An editorial in the British Journal of Sports Medicine (BJSM) has generated a lot of headlines over the past week. In a press release, BJSM states that “Prolonged bouts of sitting are a real killer, and we should focus on the harms caused by daily inactivity rather than on the lack of regular exercise alone.”
Since ergonomics is often on the front lines of any debate about sitting, ergonomists should understand the underlying theory and science behind such claims. And because this topic is making headlines around the world, expect that employees and clients will want clarification.
The editorial was written by Elin Ekblom-Bak, Mai-Lis Hellénius, and Björn Ekblom, Doctors from the Karolinska Institute and the Swedish School of Sport and Health Sciences in Stockholm, Sweden.
The authors state that the term “sedentary behaviour” has come to mean taking no exercise, but it should be more correctly used to describe “muscular inactivity."
They argue that this is an important distinction, because recent research points to prolonged bouts of sitting and lack of whole body muscular movement as being strongly associated with obesity, diabetes, heart disease, cancer, and an overall higher risk of death, irrespective of whether moderate to vigorous exercise is taken at other times.
And, they claim, the health of people who already do too little exercise will suffer even more if combined with prolonged bouts of sitting.
The authors readily admit that more research is needed to establish a causal effect between prolonged sitting and ill health, but point to some underlying mechanisms have already been identified, including an enzyme (lipoprotein lipase) that has a key role in the regulation of key blood fats. They also reference an Australian study that showed that for every additional hour a woman sits in front of the TV, her risk of metabolic syndrome – a precursor to diabetes and cardiovascular disease – increases by 26%, irrespective of how much moderate exercise she does.
The molecular and physiological responses of the body prompted by too much sitting cannot simply be cancelled out by taking additional exercise, say the authors.
Reveiwing the state of the science, the authors note:
The majority of studies conducted so far are based on self-reported sedentary time, mainly deined as time spent watching television. This subjective method of measurement has often correctly been criticised for its limited capacity to assess sedentary time accurately. Similar independent associations of sedentary time with metabolic risk were recently obtained by the objective measurement of accelerometry. Beneficial effects of breaks in sedentary time were also reported, that is, repetitive bouts of muscular contractions interrupting muscular inactivity, compared with individuals who spent exactly the same time sitting during the day without breaks. These effects were independent of the total sedentary time.
The main point of the editorial was not to warn that everyone should stop sitting immediately, as some of the more sensationalistic headlines would have you think. Instead, the authors propose a new model or paradigm of “inactivity physiology” which recognises that sitting and non-muscular activity may independently boost the risk of ill health, and that sedentary behaviour is a distinct class of behaviour with specific consequences for ill health, which are not the same as those sparked by taking too little exercise.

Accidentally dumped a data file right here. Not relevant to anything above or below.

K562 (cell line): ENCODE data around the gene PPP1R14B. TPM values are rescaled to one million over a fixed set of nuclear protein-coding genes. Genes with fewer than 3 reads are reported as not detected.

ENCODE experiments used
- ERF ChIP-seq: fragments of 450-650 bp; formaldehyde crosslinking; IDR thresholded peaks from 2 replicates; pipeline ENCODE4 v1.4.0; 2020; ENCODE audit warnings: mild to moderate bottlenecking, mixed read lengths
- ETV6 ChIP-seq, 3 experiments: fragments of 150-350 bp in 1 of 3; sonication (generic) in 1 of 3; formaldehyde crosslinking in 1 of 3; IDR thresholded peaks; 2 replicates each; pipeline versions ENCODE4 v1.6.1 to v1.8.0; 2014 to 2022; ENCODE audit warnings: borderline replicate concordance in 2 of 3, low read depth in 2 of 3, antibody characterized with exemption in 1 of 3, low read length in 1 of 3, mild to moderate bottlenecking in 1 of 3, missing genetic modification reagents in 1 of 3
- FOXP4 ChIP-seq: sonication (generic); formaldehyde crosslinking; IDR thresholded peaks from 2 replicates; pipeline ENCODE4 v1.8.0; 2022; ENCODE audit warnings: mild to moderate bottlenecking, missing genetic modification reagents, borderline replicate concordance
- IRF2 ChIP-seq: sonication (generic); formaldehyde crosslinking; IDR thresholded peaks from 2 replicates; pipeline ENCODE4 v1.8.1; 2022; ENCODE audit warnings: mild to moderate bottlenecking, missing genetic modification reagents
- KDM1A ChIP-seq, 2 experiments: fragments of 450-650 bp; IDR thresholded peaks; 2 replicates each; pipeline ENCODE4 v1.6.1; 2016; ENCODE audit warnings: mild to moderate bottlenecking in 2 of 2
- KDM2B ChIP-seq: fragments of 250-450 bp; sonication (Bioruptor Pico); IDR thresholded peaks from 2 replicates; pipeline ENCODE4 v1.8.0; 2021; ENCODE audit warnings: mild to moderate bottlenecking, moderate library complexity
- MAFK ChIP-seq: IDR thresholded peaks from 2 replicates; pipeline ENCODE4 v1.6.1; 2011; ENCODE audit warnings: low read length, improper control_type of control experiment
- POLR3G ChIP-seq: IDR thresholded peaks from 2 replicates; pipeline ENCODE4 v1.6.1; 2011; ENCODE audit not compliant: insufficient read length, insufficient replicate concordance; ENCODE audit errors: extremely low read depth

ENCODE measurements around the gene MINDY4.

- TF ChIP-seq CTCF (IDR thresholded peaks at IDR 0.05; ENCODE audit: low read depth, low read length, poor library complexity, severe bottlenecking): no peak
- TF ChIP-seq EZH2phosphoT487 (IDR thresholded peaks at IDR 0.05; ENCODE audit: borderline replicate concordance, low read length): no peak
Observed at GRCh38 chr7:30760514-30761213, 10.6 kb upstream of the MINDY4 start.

The new proposed paradigm of inactivity physiology they propose is based on four tenets:
- Sitting and limiting non-exercise activity may independently increase the disease risk.
- Sedentary behaviour is a distinct class of behaviour with specific determinants and effects on disease risk, separate from the behaviour of leisure-time exercise.
- The molecular and physiological responses in the human body of too much sitting are not always the same as the responses that follow a bout of additional physical exercise.
- People already insufficiently physically active will increase their risk even further by prolonged sitting time.
“In the future, the focus in clinical practice and guidelines should not only be to promote and prescribe exercise, but also to encourage people to maintain their intermittent levels of daily activities [that involve movement],” they add. “Climbing the stairs, rather than using elevators and escalators, five minutes of break during sedentary work, or walking to the store rather than taking the car will be as important as exercise.”
Does this editorial provide enough evidence against prolonged sitting that it could quickly change the way we work? Probably not, but it is another step in a growing belief that seated work may not be the best recipe for long-term health. It also supports recommendations that ergonomists have put forth for years — that microbreaks are better than no breaks at all, and that introducing dynamic activities (e.g., standing) is beneficial.
Many companies have already recognized improvements in productivity and quality — as well as reduced musculoskeletal disorders — by introducing sit-to-stand or dedicated standing workstations. If the authors of this editorial are correct when they link prolonged sitting to a host of diseases and disorders, we can expect to see more people and companies recognizing benefits from standing work.
This article originally appeared in The Ergonomics Report™ on 2010-01-25.